Old Allahabad Railway Station (Courtesy Indian Railways magazine) early 1950s or earlier

Irwin Hospital, New Delhi 1965

Author: 
Vinod K. Puri

Category:

Born in 1941, Vinod was brought up and educated in Amritsar. He attended Government Medical College, and subsequently trained as a surgeon at PGI, Chandigarh. He left for USA in 1969, and retired in 2003 as Director of Critical Care Services at a teaching hospital in Michigan. Married with two grown sons, he continues to visit India at least once a year.

We reached the famous Irwin hospital in Delhi one Sunday evening in 1965. There were few people around in the low-slung one storey buildingAll three of us carried our unwieldy trunks and hold-alls to the building. For a long time, none of our friends had believed that we would ever make the trip to Delhi. But here we were, with six months of training out of medical school already under our belt!

My memories of Lahore

Author: 
Reginald Masssey

Category:

Reginald Massey

Reginald was born in Lahore before Partition. He writes books on various subjects pertaining to South Asia. A former London journalist, he now lives in Mid Wales with his actor wife Jamila. His latest book is Shaheed Bhagat Singh and the Forgotten Indian Martyrs, Abhinav Publications, New Delhi. A member of the Society of Authors, he is a Fellow of the Royal Society of Arts.

I was born in Lahore in 1932 in a Christian family. In the 1930s-1940s, Lahore was really a garden city, and a centre of education and culture.

There was, on the whole, harmony in Lahore. Muslims, Hindus, Sikhs and the few Christians and Parsis had a good working relationship. On Eid, we went to Muslim families to offer our Greetings. Likewise, we visited Hindu families for Diwali. And we were visited by Muslims, Hindus and Sikhs on Christmas Day. I can never forget the way we all celebrated Basant together.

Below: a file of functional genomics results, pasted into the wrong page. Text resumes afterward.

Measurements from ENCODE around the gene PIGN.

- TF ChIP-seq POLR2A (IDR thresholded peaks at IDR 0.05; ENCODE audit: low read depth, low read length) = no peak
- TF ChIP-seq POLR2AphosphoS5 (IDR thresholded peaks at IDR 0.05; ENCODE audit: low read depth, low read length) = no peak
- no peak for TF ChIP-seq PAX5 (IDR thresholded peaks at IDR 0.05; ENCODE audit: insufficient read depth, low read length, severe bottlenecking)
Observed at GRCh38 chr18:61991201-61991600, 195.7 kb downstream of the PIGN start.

Kite flying was an obsession with all Lahoris. The kite contests (known as पेचे बाज़ी pechae-baazi) were followed with passion. There were professional kite-flyers known as ustads उस्ताद who had their disciples cheering them on. It was all heady stuff.

My paternal Sikh-Christian-Muslim family

Author: 
Reginald Masssey

Category:

Reginald Massey

Reginald was born in Lahore before Partition. He writes books on various subjects pertaining to South Asia. A former London journalist, he now lives in Mid Wales with his actor wife Jamila. His latest book is Shaheed Bhagat Singh and the Forgotten Indian Martyrs, Abhinav Publications, New Delhi. A member of the Society of Authors, he is a Fellow of the Royal Society of Arts.

This family saga has been set down after considerable research. The oldest member I have consulted is Joe Massey, my late mother’s youngest cousin. He is now over ninety years old, and lives in Missisuaga, near Toronto. Thankfully, his memory is still very good.

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Great grandfather and his times

My father hailed from a family of Jats of the Mall clan from Gurdaspur. In the 19th century, about half of the people in Gurdaspur were Muslims\; the rest were Sikhs and Hindus. The Sikh Jats were faithful to Maharaja Ranjit Singh, who was a fellow Jat of the Sukerchakia misl (military group) of Gujranwala, which is now in Pakistan.